Yes, Pauline Marois got her election victory, even though it is a minority government, for which we federalists have pronounced ourselves – pathetically, over and over – grateful. But that is not going to be enough to drain the toxins this campaign has spewed into the air we breathe. Poisoned air is not good for grievance-collectors with poor impulse control. And now we are seeing the consequences of this irresponsible appeal to the dark side of human nature.

I have often expressed opinions that did not sit well with many québécois. But never before in all the years I have lived here did I ever fear a personal physical attack for what I thought. Today I am astonished and ashamed to say that here in Canada’s founding city, I rationally fear a physical attack for the language in which I express myself.

On the evening of September 22, Mr. G., a 17-year old young man was walking with his cousins in St. Léonard, an east-end neighbourhood in Montreal. They were speaking English. A young adult male confronted them and said, in French, “You’re not allowed to speak English here.” When the cousins attempted to move on, the thug attacked Mr. G with two punches to the face. The group then fled to avoid further violence.

This was not the first incident of this kind. On September 12, 48-year old Alex Montreuil was at the Jewish General Hospital in Montreal for a CT scan. He went to the hospital cafeteria and ordered a sandwich. He says he explained to the woman making the sandwiches – in English – that he was violently allergic to tomatoes, and asked that she change the gloves she was wearing before making his sandwich in case there were traces of tomato on them from precious handling. She complied.

Montreuil was eating his sandwich in the company of a friend when a 30-something woman approached their table. According to Montreuil, she screamed in French, “Here we speak French, not English.” Montreuil says he responded, “In my city, in my country, I can speak the language of my choice.”

The argument escalated and the woman withdrew for a few minutes. When she returned, she threw a tomato sandwich at Montreuil’s face. Within moments, his face and body were swelling dangerously. The woman was arrested and may be charged with criminal assault.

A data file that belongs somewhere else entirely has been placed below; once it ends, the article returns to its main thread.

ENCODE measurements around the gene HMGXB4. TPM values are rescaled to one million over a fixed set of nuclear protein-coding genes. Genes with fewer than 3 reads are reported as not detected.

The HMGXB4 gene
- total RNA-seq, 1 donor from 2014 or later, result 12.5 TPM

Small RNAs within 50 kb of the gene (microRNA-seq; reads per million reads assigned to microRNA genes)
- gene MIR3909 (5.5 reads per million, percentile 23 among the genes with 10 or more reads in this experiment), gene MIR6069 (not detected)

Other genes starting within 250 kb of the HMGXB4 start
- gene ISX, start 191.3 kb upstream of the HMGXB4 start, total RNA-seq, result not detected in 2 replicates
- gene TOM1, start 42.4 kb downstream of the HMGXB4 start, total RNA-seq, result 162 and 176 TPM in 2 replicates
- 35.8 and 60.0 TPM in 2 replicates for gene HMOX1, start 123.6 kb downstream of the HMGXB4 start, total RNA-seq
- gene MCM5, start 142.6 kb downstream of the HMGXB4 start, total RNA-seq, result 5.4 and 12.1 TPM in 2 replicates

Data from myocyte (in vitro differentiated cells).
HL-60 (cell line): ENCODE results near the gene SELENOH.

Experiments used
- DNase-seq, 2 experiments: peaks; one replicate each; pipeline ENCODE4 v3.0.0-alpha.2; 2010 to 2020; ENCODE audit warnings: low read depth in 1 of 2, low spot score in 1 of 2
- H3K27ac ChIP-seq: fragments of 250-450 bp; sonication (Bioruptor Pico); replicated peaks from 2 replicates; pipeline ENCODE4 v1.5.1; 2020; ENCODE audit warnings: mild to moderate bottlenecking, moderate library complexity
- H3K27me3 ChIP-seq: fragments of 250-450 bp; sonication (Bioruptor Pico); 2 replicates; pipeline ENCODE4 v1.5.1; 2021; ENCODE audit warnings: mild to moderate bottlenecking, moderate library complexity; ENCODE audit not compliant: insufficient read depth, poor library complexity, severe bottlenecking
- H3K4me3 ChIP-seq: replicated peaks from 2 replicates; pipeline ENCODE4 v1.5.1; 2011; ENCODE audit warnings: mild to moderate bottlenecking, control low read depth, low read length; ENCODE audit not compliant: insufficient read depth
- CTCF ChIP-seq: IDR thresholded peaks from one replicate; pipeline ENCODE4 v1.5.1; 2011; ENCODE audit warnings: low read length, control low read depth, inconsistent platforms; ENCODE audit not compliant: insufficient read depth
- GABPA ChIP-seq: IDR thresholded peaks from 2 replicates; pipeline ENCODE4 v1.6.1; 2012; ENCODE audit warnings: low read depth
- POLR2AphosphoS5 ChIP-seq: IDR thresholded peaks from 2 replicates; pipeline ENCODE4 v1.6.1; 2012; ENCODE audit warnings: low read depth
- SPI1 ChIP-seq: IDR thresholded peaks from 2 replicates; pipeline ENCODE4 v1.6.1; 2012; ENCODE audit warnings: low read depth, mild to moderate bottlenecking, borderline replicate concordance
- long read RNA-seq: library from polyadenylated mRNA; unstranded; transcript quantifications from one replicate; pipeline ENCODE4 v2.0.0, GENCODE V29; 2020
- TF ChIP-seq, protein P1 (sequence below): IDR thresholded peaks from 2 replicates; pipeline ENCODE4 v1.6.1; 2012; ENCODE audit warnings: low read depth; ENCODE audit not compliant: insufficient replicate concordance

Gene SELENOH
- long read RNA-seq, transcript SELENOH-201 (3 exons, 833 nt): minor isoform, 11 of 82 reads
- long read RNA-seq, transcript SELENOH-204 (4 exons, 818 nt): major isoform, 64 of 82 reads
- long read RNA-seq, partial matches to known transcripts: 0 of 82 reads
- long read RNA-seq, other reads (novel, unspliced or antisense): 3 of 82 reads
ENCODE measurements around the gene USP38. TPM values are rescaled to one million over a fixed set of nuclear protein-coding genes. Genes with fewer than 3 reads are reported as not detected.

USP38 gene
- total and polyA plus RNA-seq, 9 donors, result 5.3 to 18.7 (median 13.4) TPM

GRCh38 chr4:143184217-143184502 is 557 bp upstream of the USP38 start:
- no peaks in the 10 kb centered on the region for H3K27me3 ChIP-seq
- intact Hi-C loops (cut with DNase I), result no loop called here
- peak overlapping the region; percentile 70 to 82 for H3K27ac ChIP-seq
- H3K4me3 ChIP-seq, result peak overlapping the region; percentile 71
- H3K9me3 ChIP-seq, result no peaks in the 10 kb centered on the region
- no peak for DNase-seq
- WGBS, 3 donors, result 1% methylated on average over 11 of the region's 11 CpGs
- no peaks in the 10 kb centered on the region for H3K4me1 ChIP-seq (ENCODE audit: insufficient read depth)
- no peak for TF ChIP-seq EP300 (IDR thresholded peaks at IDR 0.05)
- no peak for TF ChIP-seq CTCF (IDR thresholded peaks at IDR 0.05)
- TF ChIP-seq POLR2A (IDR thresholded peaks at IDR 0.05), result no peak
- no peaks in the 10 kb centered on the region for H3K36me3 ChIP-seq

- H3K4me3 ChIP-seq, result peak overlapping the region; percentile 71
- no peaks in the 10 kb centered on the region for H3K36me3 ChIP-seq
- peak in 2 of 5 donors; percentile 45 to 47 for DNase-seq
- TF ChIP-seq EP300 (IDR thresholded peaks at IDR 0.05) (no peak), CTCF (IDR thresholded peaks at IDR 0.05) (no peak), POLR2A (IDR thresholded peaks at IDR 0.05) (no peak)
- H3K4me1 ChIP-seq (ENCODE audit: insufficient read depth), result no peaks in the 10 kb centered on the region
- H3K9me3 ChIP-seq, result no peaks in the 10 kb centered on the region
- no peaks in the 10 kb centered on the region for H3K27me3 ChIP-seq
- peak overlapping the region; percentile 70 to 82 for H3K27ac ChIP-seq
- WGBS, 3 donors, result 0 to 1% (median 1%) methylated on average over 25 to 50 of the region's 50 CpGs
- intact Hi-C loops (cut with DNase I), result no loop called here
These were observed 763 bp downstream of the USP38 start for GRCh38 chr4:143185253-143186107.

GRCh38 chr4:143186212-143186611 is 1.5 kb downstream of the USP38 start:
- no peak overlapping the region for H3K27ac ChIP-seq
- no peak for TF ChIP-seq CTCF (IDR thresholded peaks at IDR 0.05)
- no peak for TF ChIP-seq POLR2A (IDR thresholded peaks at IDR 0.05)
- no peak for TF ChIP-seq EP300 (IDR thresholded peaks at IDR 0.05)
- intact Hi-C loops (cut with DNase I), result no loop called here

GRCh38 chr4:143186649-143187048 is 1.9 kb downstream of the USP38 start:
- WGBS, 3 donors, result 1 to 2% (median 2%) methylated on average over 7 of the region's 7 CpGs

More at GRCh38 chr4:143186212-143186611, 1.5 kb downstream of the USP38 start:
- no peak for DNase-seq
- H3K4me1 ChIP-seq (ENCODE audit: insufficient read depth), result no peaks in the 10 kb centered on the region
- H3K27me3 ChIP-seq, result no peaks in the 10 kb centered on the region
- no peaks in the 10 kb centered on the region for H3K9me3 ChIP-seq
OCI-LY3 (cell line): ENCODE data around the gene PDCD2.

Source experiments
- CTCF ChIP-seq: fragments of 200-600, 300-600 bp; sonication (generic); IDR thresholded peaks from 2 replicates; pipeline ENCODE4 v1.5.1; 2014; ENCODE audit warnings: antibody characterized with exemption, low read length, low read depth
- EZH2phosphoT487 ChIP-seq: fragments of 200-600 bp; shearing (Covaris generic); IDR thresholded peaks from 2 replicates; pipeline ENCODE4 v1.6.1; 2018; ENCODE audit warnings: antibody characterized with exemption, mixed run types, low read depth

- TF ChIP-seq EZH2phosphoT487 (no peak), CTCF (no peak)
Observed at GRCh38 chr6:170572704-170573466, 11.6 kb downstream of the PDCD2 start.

We don’t know if the woman in the latter case was mentally disturbed, but it would be politically troubling even so, for mentally disturbed people take their “reasons” for their paranoia from vibes in the general atmosphere.

In any case, I actually can’t think of any time before Marois’ election campaign where, as in these two cases, private citizen A has criminally assaulted citizen B for speaking English to citizen C. The scenario suggests that English is not only a dhimmi language, but that it is some kind of virus, that can not only infect a person who is obliged to speak it, but can spread through the air to bystanders. I have a bad feeling about these incidents. I do not believe they are freak one-offs. I think they are trickledown effects from the licence Pauline Marois gave to francophones to feel offended by hearing English, and may be harbingers of worse to come.

René Lévesque and Pierre Trudeau would have been horrified by these incidents. They would have held a press conference immediately to denounce them as hate crimes. Pauline Marois is made of different stuff from her predecessors. She and her minions are an old guard, who know they represent the past, not the future, but desperate people seize on desperate means. I fear we are entering a new dark age in Quebec. I cannot summon my wonted optimism that this time reason will prevail.